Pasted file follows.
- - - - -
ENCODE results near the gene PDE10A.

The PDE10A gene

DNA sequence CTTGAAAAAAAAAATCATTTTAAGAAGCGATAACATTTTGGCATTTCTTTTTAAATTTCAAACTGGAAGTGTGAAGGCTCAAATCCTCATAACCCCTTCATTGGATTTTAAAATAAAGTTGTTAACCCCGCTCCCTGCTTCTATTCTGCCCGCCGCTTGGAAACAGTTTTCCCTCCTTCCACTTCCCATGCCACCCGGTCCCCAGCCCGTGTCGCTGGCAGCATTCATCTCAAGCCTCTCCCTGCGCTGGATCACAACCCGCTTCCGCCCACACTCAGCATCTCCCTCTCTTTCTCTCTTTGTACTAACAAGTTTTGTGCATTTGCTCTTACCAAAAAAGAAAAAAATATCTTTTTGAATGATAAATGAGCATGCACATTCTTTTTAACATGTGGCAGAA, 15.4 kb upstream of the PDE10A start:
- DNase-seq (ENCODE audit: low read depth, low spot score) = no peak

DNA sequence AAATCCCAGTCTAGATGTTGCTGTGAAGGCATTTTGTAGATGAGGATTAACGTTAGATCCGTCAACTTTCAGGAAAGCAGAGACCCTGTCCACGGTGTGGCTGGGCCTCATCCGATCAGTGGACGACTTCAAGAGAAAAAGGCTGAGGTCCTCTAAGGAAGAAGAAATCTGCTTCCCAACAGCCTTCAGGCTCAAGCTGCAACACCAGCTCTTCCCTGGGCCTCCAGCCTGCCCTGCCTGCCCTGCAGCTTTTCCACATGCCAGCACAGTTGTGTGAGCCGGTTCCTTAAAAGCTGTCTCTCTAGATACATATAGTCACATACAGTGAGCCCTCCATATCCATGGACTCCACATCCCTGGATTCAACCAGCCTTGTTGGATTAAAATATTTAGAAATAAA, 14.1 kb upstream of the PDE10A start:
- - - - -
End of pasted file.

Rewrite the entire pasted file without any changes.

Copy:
ENCODE results near the gene PDE10A.

The PDE10A gene

DNA sequence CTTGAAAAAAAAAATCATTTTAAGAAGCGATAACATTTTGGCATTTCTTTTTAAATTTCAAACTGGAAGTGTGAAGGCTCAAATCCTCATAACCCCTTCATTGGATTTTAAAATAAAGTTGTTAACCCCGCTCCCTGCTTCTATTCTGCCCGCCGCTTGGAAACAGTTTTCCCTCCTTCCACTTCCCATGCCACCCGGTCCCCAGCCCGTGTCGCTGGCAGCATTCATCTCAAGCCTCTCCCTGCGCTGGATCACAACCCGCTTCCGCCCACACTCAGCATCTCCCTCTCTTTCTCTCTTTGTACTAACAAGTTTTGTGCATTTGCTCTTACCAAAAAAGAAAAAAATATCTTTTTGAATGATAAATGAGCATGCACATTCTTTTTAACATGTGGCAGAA, 15.4 kb upstream of the PDE10A start:
- DNase-seq (ENCODE audit: low read depth, low spot score) = no peak

DNA sequence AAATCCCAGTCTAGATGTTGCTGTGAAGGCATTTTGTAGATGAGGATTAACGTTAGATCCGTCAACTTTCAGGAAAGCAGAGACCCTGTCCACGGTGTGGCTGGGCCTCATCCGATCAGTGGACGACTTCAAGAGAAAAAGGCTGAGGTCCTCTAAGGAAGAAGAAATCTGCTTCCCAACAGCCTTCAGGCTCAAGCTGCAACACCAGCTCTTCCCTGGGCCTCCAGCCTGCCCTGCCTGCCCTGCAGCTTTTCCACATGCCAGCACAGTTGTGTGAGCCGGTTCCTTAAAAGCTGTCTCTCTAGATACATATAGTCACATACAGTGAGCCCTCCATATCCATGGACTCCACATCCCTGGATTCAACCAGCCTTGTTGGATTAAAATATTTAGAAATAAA, 14.1 kb upstream of the PDE10A start: